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It is often repeated that the Big Data problem is that relational databases can not scale to process the massive volumes of data that are now being created.

But what are these scalability limitations that Big Data solutions like Hadoop are not bound to? Why can't Oracle RAC or MySQL sharding or MPP RDBMS like Teradata (etc.) achieve these feats?

I am interested in the technical limitations - I am aware that the financial costs of clustering RDBMS can be prohibitive.

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Well, how those that claim that "relational databases can not scale to process the massive volumes of data that are now being created" justify their claim? –  ypercube Feb 26 '12 at 9:00
    
I could rephrase to something simpler - what are the main scalability limitations of relational databases that stop them from growing out forever with more and more machines? –  Jeremy Beard Feb 26 '12 at 11:50
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@Jeremy: who says relational databases can't (won't) scale? Even Facebook is running on a relational database. See this article. –  Marian Feb 26 '12 at 12:27
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Only Vendors of non-relational kit say this? Note MySpace uses SQL Server –  gbn Feb 27 '12 at 8:25
    
@Marian: Big Data isn't typically about the OLTP applications that generate data. Facebook themselves gave up on MySQL (and RDBMS altogether) nearly immediately for their data warehousing because it couldn't meet ETL SLAs. They use Hadoop to hold and crunch tens of petabytes of usage data. I'm curious what it was that meant they couldn't scale their RDBMS instead. –  Jeremy Beard Feb 27 '12 at 11:36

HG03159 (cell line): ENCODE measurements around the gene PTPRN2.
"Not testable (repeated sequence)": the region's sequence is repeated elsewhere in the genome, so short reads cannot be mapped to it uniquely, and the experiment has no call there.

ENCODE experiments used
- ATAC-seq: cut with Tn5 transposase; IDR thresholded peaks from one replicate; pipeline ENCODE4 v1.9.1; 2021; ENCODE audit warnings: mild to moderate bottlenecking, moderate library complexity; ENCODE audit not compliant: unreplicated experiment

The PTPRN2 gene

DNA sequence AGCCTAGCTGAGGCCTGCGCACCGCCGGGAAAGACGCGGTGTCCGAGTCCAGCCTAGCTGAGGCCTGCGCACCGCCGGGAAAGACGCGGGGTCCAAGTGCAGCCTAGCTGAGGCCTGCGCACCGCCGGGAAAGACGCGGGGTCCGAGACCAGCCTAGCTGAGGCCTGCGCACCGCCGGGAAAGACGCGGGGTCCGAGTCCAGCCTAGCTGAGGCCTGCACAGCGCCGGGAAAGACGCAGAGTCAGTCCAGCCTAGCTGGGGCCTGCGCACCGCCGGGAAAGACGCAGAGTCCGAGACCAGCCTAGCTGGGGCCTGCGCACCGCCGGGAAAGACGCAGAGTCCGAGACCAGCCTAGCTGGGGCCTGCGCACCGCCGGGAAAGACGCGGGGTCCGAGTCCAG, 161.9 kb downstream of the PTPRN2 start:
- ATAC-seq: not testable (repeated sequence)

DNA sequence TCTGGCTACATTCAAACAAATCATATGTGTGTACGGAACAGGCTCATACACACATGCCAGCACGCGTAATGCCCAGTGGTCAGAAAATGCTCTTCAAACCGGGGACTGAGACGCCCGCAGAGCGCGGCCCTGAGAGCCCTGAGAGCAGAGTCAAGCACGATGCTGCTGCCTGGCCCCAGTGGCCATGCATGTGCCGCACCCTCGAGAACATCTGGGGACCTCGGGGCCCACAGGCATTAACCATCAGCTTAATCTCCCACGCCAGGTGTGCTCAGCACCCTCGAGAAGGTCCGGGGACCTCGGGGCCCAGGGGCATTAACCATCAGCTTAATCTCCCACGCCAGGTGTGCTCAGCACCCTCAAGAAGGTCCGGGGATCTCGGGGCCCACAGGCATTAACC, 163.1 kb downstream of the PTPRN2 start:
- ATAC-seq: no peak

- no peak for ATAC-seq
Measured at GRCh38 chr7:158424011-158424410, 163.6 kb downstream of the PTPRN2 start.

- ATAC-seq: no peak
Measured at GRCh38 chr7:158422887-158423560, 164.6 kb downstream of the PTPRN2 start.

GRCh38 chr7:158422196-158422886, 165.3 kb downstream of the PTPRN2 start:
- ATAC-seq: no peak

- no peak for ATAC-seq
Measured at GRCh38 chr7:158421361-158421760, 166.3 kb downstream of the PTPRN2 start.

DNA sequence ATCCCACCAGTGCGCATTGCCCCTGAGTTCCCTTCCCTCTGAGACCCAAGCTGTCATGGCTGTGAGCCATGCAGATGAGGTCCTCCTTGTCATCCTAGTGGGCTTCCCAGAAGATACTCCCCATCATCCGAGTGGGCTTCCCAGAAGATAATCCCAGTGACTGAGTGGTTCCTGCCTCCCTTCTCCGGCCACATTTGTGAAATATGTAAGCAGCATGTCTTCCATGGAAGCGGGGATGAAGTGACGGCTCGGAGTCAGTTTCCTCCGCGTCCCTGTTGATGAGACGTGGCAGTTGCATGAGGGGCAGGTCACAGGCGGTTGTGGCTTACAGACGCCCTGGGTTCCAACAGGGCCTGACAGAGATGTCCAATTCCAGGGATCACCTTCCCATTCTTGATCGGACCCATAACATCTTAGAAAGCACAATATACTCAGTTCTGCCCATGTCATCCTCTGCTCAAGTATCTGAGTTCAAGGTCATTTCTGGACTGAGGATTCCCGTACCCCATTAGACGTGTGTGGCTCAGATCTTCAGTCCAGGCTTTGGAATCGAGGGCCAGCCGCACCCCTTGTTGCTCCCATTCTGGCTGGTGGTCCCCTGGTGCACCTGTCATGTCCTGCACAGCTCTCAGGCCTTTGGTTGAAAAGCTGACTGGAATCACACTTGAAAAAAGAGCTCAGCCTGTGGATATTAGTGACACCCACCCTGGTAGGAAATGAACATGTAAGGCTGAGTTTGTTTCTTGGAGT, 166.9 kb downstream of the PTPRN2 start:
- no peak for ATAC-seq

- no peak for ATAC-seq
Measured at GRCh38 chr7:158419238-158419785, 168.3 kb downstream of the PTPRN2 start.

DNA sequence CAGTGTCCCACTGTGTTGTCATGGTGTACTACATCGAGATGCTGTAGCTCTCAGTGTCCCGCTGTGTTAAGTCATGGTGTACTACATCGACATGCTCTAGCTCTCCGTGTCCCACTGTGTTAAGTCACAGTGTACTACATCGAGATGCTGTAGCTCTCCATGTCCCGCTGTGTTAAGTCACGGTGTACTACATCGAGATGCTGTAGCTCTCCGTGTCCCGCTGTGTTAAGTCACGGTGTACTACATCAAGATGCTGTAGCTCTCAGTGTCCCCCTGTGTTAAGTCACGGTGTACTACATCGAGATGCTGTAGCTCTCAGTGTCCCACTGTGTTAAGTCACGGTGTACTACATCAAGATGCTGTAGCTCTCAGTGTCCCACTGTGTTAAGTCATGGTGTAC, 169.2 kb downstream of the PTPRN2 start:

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MS just had a tech talk in the Netherlands where they discussed some of this stuff. It starts off slowly, but gets into the meat of Hadoop around the 20 minute mark.

The gist of it is that "it depends". If you have a sensibly arranged, (at least somewhat) easy to partition set of data that (at least somewhat) is homogeneous, it should be fairly easy to scale to those high data volumes with an RDBMS, depending upon what you're doing.

Hadoop and MR seem to be more geared to situations where you are forced to to large distributed scans of data, especially when those data aren't necessarily as homogeneous or as structured as what we find in the RDBMS world.